A ‘Crazy Frog’ ring tone download craze has taken the UK’s playgrounds by storm. But did the promoters take sufficient care to ensure downloaders knew they were going to be charged? We report on the ASA’s findings on the point.
Ensure your vocal and visuae your vocal and visual messages match!
Jamba! AG t/a Jamster
6 April 2005
The ASA received a number of complaints that Jamster's advertisements for its mobile phone ringtones were misleading. The complaints were based on a common theme that it was not made sufficiently clear in the advertisements that by sending a text to the number advertised, the public would be entering into a subscription service costing £3 a week rather than just receiving a single ringtone.
Jamster advertised its service through two advertisements appearing on television and one in the national press:
The visual graphics of the television advertisements listed available ringtones and the text "Jamster Poly Club" or "Jamster Mobile Club" appeared at the top of the screen. Both advertisements also contained rolling text at the bottom of the screen. One advertisement used rolling text that stated "Up to 6 polytones&logos (+music/news)/week£3" together with information on how to unsubscribe, applicable charges and telephone numbers while the accompanying voiceover stated "Wake up and get your favourite ringtone on your mobile now by texting A1, A2 or A3 to 88 888. For more information see jamster.co.uk". The second advertisement used the rolling text "Up to 5 monotones, polytones or realtones (+musicnews)/week £3" with the voiceover message "Go nuts with the Crazy Frog on your mobile now. Text 100 for the mono, 200 for the poly or 300 for the real crazy sound to 88 888".
The press advertisement also featured the Crazy Frog character and in the corner of the advertisement it was stated "from as little as 30p* in the Ringtoneking clubs! See below for details". This text was linked to small print at the bottom of the advertisement which amongst other information and terms provided that "…Club membership costs £3 per club weekly…..weekly subscription will be automatically renewed if not cancelled".
The ASA ruled that the complaints regarding both the press and television advertisements should be upheld. The advertiser asserted that offering wallpaper and ringtones on a subscription only basis was an established practise within the mobile sector but the ASA responded that whether the service available is a subscription service or a one-off product purchase should be made clear. Despite the television advertisements containing visual text that referred to a "Jamster Poly Club" or a "Jamster Mobile Club" and that a weekly fee would be charged, the voiceover messages encouraged viewers to order just a single ringtone rather than subscribing to an ongoing service. The ASA therefore considered the television advertisements to be in breach of Rules 5.1of the CAP (Broadcast) TV Advertising Standards Code as the onscreen text was not sufficient to correct the misleading impressions given by the voiceover messages.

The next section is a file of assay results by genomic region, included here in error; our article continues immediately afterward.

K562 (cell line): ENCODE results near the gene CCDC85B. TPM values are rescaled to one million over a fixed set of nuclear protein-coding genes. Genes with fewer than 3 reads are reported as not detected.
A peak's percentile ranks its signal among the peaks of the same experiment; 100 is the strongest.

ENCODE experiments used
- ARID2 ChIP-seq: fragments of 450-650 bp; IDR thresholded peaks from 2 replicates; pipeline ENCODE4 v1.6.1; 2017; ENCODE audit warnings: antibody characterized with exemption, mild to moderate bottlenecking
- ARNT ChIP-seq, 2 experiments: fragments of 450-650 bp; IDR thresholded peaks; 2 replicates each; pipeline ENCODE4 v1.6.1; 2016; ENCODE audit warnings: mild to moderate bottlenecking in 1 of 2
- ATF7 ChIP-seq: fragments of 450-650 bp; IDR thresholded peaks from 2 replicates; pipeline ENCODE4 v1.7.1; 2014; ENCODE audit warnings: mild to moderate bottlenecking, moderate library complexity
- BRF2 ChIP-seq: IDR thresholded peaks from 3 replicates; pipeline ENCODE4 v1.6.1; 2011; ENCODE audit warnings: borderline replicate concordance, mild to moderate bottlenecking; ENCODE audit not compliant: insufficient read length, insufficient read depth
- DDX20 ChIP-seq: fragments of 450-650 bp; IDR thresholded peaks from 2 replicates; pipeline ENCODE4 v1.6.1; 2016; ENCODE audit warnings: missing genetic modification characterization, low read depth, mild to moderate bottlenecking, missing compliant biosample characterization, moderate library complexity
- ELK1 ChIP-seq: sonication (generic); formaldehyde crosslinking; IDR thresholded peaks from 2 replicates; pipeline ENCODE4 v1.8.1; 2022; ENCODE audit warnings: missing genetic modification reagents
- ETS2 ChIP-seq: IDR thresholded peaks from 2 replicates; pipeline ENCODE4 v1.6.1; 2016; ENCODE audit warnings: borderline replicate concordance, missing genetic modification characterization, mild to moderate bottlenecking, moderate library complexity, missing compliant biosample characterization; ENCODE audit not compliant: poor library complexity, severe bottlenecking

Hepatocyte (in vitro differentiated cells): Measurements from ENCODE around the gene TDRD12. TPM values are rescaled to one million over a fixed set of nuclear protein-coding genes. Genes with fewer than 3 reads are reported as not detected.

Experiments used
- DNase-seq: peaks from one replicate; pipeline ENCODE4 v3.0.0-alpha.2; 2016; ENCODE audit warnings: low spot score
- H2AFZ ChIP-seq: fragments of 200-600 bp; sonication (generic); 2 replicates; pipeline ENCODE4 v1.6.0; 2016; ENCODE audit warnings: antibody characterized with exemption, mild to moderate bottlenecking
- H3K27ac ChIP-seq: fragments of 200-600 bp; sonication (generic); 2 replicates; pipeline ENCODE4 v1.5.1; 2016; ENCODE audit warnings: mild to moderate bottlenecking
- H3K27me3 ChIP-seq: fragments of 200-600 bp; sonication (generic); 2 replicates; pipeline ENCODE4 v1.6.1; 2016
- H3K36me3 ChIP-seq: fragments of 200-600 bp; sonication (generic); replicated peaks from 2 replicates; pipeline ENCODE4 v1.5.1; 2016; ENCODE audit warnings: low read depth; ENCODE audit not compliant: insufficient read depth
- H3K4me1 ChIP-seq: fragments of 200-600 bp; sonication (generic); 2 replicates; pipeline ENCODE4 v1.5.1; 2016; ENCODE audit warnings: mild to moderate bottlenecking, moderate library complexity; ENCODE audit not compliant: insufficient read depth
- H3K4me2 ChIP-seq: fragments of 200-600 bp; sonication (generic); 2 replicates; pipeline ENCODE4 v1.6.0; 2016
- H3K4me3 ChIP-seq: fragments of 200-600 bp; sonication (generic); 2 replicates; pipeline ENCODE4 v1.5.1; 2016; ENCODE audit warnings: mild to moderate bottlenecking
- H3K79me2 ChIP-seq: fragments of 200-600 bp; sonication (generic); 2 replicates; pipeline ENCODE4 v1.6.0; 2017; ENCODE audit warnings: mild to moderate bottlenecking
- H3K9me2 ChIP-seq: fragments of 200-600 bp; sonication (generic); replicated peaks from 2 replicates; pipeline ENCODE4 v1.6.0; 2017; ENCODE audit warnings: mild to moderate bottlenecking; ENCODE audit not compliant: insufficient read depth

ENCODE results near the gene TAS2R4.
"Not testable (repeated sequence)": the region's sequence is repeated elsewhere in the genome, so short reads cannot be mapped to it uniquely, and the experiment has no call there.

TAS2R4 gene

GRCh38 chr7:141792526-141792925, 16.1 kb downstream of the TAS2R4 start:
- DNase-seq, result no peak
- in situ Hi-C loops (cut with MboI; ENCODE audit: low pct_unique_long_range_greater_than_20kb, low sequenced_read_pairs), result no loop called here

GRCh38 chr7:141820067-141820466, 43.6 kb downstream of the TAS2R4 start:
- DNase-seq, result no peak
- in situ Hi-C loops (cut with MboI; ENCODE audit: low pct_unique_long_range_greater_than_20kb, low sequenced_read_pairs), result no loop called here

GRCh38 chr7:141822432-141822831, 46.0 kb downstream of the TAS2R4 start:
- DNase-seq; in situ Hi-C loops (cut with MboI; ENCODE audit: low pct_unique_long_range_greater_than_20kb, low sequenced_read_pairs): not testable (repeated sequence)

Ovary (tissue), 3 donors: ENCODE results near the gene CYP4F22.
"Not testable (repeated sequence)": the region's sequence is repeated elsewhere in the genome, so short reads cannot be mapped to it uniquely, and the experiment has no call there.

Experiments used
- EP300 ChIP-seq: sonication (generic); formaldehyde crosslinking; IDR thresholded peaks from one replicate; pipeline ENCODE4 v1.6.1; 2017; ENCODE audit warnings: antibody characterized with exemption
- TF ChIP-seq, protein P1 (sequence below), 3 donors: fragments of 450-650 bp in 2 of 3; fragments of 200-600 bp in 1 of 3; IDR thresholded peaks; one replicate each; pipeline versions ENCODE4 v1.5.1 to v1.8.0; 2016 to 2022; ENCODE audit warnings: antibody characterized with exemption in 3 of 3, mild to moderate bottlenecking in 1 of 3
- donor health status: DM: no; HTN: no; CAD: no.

So far as the press advertisement was concerned, the ASA noted that the small print referred to subscription and pricing but in the past it had received assurances from Jamster that it would make it clearer in its advertisements that a subscription service was being offered and it felt that this had not yet been complied with. The ASA therefore felt that the press advertisement was also unclear and misleading and therefore in breach of clauses 7.1 (Truthfulness), 15.1 (Prices) and 15.3 (Prices) of the CAP Code.
Why this matters:
This recent adjudication reminds advertisers that voice and visual advertising messages must be consistent. The advertiser in this case had tried to argue that a television advertisement should be considered as a whole and that the voiceover message should not take precedence over onscreen text. The ASA accepted that whilst the voiceovers of television advertisements did not take such precedence over other information presented in a visual form, there should not be any conflicting message presented by the advert as a whole and if the voiceover is in any way misleading then the text appearing on screen should be sufficient to correct the impressions given by voiceovers.
Advertisers must therefore be aware that their advertisements will be considered as a whole and that even if a certain practice is common within their sector they must ensure that the information presented in their advertisements is not in any way misleading with sufficient price information provided to all viewers. This is particularly so for the mobile sector where subscription services are being increasingly offered on the back of ringtone purchases and where such offers are often taken up by children who nowadays have unfettered access to mobile phones and are going to be a sector of the buying market that is particularly interested in such offers. Telecom companies are receiving increasing numbers of complaints from customers on the basis of the advertising of subscription services.